For much of the second half on Tuesday, Boston College lacrosse didn’t look like itself. The No. 1 Eagles fouled too much, missed a few open looks on net, and turned the ball over twice as often as their visitors, No. 5 Notre Dame. An early six-goal run from BC was far in the past, and as Samantha Lynch and the visiting Irish closed the gap to just two goals with eight minutes to play, a sense of uneasiness crept in for those watching.
Instead, forward Sam Apuzzo completed a hat trick by beating the shot clock with two minutes left to add some breathing room, teammate Sheila Rietano scored with 23 seconds left, and the Eagles iced yet another ranked victory by a 12-9 margin.
Cara Urbank recorded three goals, Kenzie Kent logged two goals and four assists, and Rietano tallied twice and chipped in an assist as well for the Eagles (13-0, 4-0 Atlantic Coast). Lynch notched a hat trick and an assist for Notre Dame (10-2, 3-2), which was unable to avenge a pair of losses to BC last season.
“It’s one day at a time,” head coach Acacia Walker-Weinstein said. “Abbey [Ngai], Sheila [Rietano], and Cara [Urbank] continue to impress me. It’s a good win and now we need to have a really good practice to be ready for Duke.”
For the first nine minutes, it was a defensive battle between the two conference rivals. Both goaltenders made impressive saves, whether it was Notre Dame’s Samantha Giacolone stoning BC’s Taylor Walker, or the Eagles’ Abbey Ngai turning away a tough shot up front. Momentum then seemed to tilt in the hosts’ fashion, as they had back-to-back chances, but it was the Irish who struck first. Lynch worked her way through the defense and rifled a left-handed shot past Ngai. The Notre Dame bench erupted and sung a celebratory song, but little did they know that it’d be the last time for quite a while.
The Eagles’ defense buckled down, stringing together 13 scoreless minutes, and the offense went to work on the other side of the field. BC, in typical fashion, scored six unanswered goals—three coming from the stick of Urbank. With the Irish focusing on denying Kent and Apuzzo any room to work, cracks opened up, and the Eagles took advantage. Brooke Troy opened the scoring on her own, tallying her first goal of the season, after carrying the ball in from the midfield.
Next, Kent connected with Urbank for a pretty finish, then the redshirt senior took it herself with the shot clock winding down to beat Giacolone. Holding a two-goal lead midway through the half, Apuzzo won a draw control and eventually it was Rietano who sliced in from the left side and deftly finished. Urbank would find the back of the net twice more before the visitors could score, the first off an assist from Kent following a strong shot fake.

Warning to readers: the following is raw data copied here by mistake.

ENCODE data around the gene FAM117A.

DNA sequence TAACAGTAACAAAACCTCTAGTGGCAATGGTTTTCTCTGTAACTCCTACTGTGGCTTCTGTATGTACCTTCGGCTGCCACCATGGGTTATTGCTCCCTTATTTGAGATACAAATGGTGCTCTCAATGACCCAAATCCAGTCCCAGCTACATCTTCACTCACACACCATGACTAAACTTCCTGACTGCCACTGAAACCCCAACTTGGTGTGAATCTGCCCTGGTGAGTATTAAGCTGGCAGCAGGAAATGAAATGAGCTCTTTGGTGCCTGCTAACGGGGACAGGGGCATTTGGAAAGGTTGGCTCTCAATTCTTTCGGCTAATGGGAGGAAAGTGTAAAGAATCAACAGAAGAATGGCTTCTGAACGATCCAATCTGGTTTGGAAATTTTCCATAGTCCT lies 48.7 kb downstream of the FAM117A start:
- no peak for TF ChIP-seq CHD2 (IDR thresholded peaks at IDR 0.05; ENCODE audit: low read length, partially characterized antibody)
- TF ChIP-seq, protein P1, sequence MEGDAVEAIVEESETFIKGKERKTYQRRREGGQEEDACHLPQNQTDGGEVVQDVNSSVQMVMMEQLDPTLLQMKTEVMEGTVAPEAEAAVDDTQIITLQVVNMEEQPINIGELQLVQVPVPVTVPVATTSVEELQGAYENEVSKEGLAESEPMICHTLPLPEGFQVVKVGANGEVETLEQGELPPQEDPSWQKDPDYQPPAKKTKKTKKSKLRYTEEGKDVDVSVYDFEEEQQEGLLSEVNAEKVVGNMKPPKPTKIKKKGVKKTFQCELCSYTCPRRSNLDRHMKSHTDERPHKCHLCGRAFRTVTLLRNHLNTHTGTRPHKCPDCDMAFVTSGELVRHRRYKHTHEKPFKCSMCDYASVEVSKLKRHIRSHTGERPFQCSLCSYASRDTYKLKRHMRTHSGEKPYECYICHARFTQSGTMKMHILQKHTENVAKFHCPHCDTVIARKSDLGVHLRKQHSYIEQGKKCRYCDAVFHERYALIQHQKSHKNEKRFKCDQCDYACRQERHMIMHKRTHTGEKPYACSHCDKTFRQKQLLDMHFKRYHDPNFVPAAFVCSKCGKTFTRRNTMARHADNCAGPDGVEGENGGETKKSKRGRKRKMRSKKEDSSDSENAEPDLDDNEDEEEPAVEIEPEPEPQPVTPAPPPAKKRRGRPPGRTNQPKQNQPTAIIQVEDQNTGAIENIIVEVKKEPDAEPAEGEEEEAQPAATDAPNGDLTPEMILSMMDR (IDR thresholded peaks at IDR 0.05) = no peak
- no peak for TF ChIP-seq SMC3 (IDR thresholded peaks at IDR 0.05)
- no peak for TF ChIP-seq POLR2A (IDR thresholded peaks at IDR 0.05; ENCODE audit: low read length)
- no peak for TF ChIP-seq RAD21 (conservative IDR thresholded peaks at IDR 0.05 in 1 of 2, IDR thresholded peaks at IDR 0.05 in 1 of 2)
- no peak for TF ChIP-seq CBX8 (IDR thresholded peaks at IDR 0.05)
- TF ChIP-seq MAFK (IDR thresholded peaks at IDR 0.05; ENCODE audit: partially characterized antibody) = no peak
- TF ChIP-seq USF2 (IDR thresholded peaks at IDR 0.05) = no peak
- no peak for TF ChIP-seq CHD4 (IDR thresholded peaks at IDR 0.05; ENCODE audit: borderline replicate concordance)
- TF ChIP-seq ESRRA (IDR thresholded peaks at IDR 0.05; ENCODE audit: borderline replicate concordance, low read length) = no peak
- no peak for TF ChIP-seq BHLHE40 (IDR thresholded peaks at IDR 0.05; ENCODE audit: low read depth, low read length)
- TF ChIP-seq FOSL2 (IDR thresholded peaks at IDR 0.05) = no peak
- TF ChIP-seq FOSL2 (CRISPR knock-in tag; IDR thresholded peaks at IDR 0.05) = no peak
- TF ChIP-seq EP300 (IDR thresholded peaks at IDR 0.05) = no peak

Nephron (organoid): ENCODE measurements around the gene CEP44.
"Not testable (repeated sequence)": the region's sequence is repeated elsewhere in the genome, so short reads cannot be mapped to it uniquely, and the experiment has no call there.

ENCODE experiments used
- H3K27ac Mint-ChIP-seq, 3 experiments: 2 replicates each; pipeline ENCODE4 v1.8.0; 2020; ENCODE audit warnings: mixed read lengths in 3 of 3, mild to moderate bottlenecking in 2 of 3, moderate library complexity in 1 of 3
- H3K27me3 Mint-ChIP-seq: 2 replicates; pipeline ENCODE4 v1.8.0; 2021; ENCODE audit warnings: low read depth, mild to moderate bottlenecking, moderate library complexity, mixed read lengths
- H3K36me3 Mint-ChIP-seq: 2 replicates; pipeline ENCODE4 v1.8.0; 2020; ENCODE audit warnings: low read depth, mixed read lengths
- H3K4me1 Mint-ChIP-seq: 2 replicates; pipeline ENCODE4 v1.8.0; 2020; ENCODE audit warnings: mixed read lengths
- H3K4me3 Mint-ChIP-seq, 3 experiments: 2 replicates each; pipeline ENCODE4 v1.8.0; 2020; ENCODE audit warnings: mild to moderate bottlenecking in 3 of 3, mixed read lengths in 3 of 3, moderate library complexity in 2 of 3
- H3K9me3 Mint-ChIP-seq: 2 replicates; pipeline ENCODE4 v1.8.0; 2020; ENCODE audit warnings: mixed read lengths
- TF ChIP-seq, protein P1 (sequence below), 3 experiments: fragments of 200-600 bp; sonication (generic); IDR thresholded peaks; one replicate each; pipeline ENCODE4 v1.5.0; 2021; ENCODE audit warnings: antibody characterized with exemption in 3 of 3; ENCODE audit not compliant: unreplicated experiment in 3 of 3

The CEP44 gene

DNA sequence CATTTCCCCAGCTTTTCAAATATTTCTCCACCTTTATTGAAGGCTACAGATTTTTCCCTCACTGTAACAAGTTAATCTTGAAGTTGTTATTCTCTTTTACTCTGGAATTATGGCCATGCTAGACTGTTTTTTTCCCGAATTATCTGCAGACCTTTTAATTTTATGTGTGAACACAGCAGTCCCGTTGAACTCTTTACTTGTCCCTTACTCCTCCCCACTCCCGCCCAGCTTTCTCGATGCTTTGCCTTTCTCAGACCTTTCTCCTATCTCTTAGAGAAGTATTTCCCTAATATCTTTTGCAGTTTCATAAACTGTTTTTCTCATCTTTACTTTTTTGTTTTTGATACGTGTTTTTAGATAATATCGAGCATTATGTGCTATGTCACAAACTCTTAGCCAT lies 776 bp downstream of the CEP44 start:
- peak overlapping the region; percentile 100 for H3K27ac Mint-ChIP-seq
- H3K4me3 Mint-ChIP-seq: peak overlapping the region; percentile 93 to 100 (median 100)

The rest of the half was an exercise in trading chances. Notre Dame finally got on the board again when Niki Ortega found teammate Andie Aldave with a deft pass from behind the cage, but BC would have an answer to that—via a Taylor Walker free-position goal—and each of the next two Irish goals. Notre Dame scores from Hannah Dorney and Ortega were responded to each time with finishes by Apuzzo, the second coming with just 53 seconds in the half.
That constant exchange of goals reflected the way the game would go the rest of the way. Unlike the Eagles’ six-goal run in the first half, neither team was able to find sustained success in the final 30 minutes. The first seven minutes were scoreless—even though both teams had clean looks—until Notre Dame’s Maddie Howe buried a rifle from outside. The back-and-forth play on the scoreboard would continue, with goals following from BC’s Kent and Dempsey Arsenault and the Irish’s Katie Enrietto and Lynch. Arsenault’s was arguably the most impressive of the game, as she snagged a feed from Kent and scored by whipping it behind her back—in the same way Apuzzo has done multiple times during her four-year career.
Ultimately, though, a team was going to break that trend—and it was the Irish. Howe converted a free-position shot for her team’s first consecutive goals all game, and the Irish nearly scored minutes later on another sequence of shots. After Ngai piled up several saves, Notre Dame was back for more, with Lynch burying one with eight minutes to go. A media timeout was a much-needed respite for the Eagles, who hadn’t scored in eight minutes and piled up 10 fouls after the break.
The timeout didn’t change anything on offense—Apuzzo missed an open look cutting in wide left, and Arsenault tripped up going to goal—but BC’s defense shored up its weaknesses. After allowing three goals in an eight-minute span, it started to make things difficult for Notre Dame again. This was evidenced by an unforced error with three minutes remaining, as an errant pass skipped out of bounds, and eventually that translated to the other side. While the Eagles’ offense was held in check until the waning seconds of the shot clock, Apuzzo eventually converted off a feed from Rietano—who would score herself in the final minute—to add some much-needed breathing room.
While the Irish gave BC everything they had, it still wasn’t quite enough. Not even 16 turnovers—the third most in a single game thus far for the team—was enough to prevent the Eagles from claiming their sixth win by at least four goals. BC isn’t out of the woods yet, as it plays two more ranked conference foes before the end of the season, but even one of its sloppier performances of the year was enough for a top-five victory.
Featured Image by Bradley Smart / Heights Editor